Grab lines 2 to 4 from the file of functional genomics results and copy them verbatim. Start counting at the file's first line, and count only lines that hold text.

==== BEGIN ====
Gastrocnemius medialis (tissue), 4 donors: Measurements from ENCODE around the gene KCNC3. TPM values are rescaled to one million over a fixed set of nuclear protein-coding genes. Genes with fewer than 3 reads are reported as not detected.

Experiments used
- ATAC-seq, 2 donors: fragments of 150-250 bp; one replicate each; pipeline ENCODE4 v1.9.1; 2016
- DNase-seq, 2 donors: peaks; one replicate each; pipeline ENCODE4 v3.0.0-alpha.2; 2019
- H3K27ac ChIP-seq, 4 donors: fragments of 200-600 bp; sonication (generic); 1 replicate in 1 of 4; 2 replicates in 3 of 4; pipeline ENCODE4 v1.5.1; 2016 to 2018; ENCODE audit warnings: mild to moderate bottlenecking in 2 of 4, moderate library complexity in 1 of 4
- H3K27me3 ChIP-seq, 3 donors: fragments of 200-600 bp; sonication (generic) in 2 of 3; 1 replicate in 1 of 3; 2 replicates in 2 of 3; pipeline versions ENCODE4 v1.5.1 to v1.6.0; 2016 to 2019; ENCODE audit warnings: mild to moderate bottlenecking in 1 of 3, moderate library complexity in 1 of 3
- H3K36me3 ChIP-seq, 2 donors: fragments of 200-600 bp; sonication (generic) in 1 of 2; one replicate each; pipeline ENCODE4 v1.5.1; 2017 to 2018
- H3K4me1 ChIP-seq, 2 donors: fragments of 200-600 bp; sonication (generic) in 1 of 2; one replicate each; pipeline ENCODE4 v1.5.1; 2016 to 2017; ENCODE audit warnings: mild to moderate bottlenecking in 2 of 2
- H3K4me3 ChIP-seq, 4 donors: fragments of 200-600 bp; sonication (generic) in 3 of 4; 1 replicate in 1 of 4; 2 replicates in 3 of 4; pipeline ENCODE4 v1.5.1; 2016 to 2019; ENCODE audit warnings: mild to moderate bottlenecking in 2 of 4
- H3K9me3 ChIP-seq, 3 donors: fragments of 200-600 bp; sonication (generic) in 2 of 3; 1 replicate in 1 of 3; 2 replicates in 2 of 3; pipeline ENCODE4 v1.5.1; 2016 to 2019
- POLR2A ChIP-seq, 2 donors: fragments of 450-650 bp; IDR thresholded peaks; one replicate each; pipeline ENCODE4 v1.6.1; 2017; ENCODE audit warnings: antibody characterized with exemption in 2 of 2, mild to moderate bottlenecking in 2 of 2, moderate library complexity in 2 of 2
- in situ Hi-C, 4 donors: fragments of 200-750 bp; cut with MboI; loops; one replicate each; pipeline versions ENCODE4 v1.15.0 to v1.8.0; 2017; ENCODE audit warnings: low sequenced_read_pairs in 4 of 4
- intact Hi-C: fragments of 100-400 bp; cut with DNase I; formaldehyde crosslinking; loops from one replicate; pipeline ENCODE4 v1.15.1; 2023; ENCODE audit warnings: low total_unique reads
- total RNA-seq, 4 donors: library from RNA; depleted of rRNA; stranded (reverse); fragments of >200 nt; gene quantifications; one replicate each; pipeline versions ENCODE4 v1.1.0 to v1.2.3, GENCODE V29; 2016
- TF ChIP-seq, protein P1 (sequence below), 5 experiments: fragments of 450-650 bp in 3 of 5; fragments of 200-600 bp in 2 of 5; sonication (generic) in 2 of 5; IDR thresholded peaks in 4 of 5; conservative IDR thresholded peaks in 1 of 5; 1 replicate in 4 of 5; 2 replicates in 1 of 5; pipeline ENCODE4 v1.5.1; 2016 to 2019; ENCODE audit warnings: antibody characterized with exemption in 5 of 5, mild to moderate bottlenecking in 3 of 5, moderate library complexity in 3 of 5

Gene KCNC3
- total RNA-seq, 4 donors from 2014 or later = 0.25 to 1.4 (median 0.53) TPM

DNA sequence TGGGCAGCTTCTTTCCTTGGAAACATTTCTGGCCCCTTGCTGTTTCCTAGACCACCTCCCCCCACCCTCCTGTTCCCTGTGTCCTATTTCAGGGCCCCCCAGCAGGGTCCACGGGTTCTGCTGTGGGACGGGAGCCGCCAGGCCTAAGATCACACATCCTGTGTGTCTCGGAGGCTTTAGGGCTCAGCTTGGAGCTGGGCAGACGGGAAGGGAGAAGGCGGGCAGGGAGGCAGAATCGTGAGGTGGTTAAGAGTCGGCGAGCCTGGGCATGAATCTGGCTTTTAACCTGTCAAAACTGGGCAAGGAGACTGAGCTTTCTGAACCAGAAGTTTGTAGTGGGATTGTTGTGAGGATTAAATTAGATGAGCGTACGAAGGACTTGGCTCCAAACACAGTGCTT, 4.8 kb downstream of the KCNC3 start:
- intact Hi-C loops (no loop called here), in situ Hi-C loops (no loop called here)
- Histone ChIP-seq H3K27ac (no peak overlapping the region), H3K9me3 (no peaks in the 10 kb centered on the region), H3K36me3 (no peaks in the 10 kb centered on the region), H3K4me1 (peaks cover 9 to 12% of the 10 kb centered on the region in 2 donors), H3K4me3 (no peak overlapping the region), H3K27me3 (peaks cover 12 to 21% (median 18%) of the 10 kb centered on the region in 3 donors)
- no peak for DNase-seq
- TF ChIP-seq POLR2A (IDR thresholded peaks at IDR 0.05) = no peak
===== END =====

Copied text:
Experiments used
- ATAC-seq, 2 donors: fragments of 150-250 bp; one replicate each; pipeline ENCODE4 v1.9.1; 2016
- DNase-seq, 2 donors: peaks; one replicate each; pipeline ENCODE4 v3.0.0-alpha.2; 2019